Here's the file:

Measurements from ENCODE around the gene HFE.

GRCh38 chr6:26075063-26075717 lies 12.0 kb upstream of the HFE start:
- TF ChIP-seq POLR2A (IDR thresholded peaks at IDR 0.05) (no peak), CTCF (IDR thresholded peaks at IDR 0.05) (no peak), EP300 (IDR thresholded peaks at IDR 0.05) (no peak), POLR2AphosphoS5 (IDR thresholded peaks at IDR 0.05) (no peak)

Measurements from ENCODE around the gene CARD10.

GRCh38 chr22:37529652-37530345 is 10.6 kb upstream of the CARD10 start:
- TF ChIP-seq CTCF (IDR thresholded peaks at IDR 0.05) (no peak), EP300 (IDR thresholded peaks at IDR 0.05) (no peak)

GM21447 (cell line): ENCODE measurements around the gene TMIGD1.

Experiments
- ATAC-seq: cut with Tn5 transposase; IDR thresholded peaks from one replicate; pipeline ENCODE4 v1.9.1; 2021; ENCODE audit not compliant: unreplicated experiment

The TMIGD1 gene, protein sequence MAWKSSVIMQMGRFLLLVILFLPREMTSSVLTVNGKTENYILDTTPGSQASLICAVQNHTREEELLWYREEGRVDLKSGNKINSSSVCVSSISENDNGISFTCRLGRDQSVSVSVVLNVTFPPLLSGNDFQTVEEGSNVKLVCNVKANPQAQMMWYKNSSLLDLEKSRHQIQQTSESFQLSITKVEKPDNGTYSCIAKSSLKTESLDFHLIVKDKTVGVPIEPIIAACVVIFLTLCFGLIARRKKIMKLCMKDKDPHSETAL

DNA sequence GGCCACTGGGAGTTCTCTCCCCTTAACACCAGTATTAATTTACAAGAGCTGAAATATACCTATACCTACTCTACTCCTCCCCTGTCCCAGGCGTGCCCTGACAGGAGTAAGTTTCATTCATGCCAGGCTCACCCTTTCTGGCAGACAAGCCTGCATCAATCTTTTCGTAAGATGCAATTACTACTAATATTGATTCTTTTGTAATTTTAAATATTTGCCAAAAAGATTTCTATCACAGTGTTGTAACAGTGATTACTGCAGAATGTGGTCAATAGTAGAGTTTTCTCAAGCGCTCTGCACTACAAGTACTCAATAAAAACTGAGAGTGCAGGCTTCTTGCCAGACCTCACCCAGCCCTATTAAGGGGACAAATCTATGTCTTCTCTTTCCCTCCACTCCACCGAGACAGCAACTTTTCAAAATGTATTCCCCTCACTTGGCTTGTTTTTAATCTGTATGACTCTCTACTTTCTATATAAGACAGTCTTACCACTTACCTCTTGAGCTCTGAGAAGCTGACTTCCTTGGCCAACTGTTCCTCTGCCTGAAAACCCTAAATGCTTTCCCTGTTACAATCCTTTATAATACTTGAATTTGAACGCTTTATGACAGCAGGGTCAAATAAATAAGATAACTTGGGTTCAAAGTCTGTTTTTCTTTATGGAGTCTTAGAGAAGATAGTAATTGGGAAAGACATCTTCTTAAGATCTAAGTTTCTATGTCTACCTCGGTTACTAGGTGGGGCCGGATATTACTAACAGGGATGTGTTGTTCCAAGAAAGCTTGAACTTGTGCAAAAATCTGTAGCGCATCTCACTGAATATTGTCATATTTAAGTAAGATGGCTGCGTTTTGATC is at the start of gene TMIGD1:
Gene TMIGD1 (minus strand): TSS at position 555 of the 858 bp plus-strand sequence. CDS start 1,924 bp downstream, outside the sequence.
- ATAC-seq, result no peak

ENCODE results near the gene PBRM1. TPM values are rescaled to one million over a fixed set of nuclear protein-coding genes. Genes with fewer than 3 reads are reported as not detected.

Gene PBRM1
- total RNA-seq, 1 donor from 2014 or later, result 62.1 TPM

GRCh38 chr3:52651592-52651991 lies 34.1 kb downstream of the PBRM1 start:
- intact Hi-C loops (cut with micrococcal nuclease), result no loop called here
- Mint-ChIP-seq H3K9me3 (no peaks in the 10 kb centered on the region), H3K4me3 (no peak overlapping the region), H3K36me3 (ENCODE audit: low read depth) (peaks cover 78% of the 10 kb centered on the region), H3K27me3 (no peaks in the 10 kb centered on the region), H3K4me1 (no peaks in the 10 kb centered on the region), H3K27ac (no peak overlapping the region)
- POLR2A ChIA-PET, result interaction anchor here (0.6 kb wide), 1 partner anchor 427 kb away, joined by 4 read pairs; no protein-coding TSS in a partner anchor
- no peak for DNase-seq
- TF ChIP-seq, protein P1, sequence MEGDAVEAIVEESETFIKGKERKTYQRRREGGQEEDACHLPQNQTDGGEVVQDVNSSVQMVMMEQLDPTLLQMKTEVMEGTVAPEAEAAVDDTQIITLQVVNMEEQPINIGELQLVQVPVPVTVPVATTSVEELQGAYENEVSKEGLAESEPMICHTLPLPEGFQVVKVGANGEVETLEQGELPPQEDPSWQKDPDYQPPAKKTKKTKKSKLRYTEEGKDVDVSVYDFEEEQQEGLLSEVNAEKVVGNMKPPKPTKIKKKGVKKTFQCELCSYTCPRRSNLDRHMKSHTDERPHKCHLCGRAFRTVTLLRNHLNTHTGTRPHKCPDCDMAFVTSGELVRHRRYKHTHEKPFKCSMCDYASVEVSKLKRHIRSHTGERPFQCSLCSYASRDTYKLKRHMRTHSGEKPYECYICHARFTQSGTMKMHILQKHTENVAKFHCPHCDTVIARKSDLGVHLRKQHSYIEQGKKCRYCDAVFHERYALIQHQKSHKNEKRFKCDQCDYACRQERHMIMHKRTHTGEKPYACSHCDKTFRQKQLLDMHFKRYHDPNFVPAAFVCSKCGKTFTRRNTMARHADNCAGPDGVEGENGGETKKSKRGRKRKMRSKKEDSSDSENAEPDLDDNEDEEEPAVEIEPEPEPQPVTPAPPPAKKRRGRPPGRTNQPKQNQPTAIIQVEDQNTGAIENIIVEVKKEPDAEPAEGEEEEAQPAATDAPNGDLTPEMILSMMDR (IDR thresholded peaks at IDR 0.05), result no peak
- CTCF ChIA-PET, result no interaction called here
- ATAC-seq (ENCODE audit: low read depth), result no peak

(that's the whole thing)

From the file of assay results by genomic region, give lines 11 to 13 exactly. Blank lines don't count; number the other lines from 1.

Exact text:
DNA sequence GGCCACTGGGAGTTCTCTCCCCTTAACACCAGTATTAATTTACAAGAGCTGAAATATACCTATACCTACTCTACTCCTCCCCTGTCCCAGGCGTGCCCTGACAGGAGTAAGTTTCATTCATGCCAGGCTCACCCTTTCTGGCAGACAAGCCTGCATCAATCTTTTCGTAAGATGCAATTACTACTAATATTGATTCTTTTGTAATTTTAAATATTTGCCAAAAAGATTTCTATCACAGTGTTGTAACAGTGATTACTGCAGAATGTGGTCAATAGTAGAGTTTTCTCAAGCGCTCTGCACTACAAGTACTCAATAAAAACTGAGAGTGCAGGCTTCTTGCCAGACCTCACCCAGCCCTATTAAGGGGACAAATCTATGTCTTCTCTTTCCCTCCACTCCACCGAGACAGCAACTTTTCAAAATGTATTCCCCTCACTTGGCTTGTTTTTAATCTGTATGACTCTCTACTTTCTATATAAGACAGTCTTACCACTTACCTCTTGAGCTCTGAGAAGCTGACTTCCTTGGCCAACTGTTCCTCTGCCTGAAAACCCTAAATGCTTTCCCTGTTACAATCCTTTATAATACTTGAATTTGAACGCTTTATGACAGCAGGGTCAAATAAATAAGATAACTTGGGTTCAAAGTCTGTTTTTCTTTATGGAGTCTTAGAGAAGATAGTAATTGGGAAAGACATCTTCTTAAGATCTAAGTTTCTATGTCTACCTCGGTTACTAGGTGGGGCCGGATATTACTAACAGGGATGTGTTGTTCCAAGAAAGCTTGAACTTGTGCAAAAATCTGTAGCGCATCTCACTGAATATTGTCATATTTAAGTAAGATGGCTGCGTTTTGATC is at the start of gene TMIGD1:
Gene TMIGD1 (minus strand): TSS at position 555 of the 858 bp plus-strand sequence. CDS start 1,924 bp downstream, outside the sequence.
- ATAC-seq, result no peak